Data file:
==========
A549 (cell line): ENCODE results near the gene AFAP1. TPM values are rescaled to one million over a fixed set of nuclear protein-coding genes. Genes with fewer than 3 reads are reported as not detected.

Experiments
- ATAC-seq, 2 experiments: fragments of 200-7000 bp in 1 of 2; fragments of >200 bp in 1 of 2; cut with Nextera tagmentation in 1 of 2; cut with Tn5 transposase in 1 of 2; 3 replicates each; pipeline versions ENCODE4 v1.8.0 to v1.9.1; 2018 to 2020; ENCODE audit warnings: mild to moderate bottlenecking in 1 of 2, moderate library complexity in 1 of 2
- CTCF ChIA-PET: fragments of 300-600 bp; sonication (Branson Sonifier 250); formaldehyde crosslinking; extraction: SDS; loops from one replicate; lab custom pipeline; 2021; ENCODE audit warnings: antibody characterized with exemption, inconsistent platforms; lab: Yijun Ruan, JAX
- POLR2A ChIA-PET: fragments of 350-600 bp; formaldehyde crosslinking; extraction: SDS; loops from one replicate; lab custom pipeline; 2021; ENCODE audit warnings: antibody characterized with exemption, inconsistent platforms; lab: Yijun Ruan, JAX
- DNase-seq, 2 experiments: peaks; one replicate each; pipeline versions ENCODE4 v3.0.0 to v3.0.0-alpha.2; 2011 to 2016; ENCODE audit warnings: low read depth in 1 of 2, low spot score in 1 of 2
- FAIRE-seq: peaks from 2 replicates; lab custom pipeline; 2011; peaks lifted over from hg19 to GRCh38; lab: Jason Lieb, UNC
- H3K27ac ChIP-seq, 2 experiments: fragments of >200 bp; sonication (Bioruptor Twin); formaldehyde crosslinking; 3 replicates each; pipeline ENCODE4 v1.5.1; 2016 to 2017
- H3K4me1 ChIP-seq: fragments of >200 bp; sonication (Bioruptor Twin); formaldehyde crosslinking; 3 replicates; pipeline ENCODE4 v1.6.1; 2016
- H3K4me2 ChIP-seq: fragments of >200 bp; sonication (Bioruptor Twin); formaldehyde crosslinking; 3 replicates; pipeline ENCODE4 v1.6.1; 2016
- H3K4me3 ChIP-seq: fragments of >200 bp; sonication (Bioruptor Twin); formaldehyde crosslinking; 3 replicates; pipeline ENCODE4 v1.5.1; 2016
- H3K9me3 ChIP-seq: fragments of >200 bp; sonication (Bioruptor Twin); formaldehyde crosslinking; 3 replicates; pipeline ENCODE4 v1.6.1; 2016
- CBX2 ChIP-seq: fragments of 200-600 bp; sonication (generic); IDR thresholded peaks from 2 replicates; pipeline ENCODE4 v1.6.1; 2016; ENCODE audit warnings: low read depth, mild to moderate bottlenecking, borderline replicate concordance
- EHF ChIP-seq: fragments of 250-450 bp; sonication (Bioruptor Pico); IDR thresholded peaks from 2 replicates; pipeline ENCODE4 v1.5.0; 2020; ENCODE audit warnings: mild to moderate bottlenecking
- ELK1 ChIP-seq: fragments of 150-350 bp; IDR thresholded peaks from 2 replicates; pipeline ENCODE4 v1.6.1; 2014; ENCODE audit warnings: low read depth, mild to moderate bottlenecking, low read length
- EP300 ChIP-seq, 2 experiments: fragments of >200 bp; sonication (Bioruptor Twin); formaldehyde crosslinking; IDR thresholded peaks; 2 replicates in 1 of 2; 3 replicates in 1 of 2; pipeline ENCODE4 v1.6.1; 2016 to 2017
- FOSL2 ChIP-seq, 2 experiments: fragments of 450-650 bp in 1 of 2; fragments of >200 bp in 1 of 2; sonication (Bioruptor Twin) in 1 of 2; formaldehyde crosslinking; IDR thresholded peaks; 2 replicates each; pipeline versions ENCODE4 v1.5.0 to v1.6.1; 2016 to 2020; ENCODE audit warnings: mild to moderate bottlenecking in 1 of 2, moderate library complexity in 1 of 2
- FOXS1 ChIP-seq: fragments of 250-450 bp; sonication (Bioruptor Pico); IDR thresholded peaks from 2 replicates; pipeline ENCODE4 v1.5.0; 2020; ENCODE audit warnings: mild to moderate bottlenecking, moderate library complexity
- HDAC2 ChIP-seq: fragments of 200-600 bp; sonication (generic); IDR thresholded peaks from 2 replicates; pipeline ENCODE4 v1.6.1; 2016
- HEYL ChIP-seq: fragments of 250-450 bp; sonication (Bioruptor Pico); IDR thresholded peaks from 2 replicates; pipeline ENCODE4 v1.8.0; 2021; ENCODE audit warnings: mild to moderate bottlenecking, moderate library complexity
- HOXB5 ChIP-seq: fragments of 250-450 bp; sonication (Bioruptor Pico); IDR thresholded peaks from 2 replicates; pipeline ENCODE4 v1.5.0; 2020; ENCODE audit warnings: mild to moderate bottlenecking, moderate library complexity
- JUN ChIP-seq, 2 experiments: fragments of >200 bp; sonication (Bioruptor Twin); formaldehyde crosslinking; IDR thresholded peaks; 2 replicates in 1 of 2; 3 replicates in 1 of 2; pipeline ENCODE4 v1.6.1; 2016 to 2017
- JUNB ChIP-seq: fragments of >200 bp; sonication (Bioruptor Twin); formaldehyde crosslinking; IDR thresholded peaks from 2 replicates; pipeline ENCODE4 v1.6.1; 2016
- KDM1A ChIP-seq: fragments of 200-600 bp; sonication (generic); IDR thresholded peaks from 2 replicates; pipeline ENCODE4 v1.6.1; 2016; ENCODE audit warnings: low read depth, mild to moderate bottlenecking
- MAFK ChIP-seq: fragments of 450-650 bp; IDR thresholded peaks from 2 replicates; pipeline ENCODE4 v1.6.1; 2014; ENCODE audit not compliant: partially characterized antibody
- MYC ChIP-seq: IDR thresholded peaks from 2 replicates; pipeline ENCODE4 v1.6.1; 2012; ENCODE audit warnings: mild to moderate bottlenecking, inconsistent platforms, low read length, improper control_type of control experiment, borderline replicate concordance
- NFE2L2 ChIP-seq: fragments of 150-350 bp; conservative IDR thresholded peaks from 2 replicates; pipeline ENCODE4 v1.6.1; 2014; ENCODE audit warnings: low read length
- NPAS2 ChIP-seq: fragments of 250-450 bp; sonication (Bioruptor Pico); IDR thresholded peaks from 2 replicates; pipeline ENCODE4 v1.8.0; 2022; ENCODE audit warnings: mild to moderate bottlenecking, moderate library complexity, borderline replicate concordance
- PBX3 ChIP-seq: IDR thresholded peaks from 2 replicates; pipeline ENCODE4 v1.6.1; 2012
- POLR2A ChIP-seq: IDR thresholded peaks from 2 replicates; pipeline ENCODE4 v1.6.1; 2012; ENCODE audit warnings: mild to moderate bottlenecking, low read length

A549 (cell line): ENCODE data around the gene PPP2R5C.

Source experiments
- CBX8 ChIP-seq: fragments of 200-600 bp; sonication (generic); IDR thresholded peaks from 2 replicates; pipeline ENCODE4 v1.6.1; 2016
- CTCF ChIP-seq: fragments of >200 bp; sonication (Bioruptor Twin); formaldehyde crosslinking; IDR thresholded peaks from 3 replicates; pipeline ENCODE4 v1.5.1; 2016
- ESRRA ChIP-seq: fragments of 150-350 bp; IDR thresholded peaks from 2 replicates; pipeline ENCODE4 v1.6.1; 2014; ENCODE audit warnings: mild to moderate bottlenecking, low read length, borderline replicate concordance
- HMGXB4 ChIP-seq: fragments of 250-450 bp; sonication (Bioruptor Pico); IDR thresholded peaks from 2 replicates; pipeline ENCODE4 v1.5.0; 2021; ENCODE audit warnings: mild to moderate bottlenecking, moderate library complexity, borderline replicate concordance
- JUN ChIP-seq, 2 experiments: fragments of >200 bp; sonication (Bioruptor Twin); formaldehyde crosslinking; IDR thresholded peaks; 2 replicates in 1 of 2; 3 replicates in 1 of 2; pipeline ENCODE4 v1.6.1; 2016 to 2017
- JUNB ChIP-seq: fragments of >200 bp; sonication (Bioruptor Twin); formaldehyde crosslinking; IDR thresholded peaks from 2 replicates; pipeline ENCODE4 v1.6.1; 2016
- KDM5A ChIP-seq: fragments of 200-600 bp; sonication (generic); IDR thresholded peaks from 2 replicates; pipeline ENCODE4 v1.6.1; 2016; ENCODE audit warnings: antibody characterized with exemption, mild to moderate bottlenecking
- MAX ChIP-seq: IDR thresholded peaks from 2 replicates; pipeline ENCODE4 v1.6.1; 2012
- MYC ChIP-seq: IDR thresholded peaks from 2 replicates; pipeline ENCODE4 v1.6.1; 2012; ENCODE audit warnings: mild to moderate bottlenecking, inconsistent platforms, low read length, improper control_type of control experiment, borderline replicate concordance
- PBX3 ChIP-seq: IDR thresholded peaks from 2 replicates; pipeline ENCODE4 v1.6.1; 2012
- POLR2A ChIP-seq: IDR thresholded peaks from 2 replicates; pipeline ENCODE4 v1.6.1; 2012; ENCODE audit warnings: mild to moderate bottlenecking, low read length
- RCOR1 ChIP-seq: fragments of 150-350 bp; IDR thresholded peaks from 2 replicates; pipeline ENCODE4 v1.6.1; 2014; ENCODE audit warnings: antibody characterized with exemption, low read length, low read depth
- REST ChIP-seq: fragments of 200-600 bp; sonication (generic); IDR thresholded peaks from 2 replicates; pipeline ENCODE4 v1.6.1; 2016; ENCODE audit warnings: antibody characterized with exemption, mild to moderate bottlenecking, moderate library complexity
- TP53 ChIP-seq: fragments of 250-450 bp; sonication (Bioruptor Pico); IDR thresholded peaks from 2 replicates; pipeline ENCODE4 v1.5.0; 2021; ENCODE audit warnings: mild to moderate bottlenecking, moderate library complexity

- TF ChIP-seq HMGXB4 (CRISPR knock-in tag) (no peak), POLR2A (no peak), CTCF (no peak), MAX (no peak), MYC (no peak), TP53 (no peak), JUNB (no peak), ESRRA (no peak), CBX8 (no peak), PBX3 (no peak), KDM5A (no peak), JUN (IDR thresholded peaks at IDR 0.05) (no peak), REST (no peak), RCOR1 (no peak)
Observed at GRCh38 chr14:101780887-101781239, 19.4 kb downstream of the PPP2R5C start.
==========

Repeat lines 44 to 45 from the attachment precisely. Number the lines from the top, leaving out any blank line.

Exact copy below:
- RCOR1 ChIP-seq: fragments of 150-350 bp; IDR thresholded peaks from 2 replicates; pipeline ENCODE4 v1.6.1; 2014; ENCODE audit warnings: antibody characterized with exemption, low read length, low read depth
- REST ChIP-seq: fragments of 200-600 bp; sonication (generic); IDR thresholded peaks from 2 replicates; pipeline ENCODE4 v1.6.1; 2016; ENCODE audit warnings: antibody characterized with exemption, mild to moderate bottlenecking, moderate library complexity